which sports an enormous "bounce", leading to double inputs or none at all - try the original
SAM version of Tasword 2 if you don't believe me. Some pretty involved code obviated this
problem. And finally, there was a further delay when Brian persuaded Chris to implement some
"extra" keys at a rather late stage. However, in the end, all was well, and in due course
the expected parcel thudded on my met.
Inside was a package containing a
Boot disc, a System disc and a 68-page A5 plastic spiral bound lie-flat
instruction book. I like A5 lie-flat books - very practical.
The instructions are, in general, clear and easy to understand,
though there are a lot of grammatical liberties.
Can't sit staring at the box all day.
In with the boot disc; press F9. Frantic activity inside
the drive. A big blue screen, which contains some advice about which
drives are connected and the size of the RAMdisc. And a line, asking
me to press any key. And then... the familiar A> prompt which has
caused so much apoplexy in the past... And that's about the size
of it. Just one point. The system disc contains lots of utilities,
like FORMAT.COM and COPY.COM which you need to keep the system going.
So the first thing is to make a copy of the system disc and put the master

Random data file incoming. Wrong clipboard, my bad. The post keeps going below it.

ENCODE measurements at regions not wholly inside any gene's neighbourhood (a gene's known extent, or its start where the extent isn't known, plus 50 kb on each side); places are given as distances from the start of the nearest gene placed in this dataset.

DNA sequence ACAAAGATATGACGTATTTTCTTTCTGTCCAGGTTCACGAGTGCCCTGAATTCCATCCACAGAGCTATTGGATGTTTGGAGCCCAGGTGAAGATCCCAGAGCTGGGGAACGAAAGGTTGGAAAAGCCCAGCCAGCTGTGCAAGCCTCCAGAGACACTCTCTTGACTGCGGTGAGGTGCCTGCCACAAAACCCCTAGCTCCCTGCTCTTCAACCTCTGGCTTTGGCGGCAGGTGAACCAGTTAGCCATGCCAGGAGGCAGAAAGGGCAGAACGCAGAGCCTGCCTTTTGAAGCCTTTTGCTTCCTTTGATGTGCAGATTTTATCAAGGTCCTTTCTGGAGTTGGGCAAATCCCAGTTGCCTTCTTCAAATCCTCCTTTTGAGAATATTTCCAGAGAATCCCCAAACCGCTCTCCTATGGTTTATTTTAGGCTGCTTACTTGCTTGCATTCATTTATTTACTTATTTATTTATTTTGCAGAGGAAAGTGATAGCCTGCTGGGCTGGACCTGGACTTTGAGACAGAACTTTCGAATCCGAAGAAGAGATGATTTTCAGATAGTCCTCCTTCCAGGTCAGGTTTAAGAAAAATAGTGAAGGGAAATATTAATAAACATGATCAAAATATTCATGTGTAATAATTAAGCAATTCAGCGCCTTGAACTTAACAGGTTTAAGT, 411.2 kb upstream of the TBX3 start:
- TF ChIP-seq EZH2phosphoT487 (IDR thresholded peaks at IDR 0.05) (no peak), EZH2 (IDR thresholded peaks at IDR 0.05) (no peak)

disc away where it won't get damaged. (Wase does this beautifully, year
in and year out. And then can't remember where the disc is when it is wanted.
So, if you have a number of discs to store; consider a filing system).
And this is where a feature of Pro-DOS I just mentioned comes in - the RAMdrive.
Pro-DOS will recognise the memory extension to 512k if you've got one, and will
configure the size of the RAMdisc accordingly. Unfortunately, it doesn't acknowledge the
existence of the add-on RAMpack. Or is this fortunately; see later? Anyway,
all you've got to do is to copy all your system files to the RAMdrive
using COPY *.* C: it's pretty quick at that. Then if you do C: COPY *.* B:,
a copy of everything will fly from the default disc (disc A) to disc B. Without
the RAMdisc, you cannot copy from A to B without a copy of COPY.COM on disc A.
And it's slow, too. All the utilities in RAM make things happen much more quickly and smoothly.
Unfortunately, the boot disc is uncopiable. I'm not very happy about that,
though I appreciate the reasoning
So there we are. We've formatted a new disc and copied all
the system files over to it.
else will it do? Well, the answer lies in the wide variety of professional
and PD software already available to run on CP/M computers. You can
get word-processors, databases and spreadsheets. In variety. More
than 57 varieties. I now had Brian Gaff's PD disc to play with. And
I also have three of Wayne's discs - 1 (file and disc utilities), 2
(file compressors and archivers) and 5 (text processing). As each
disc is full of compressed files, you can get up to 1300k's worth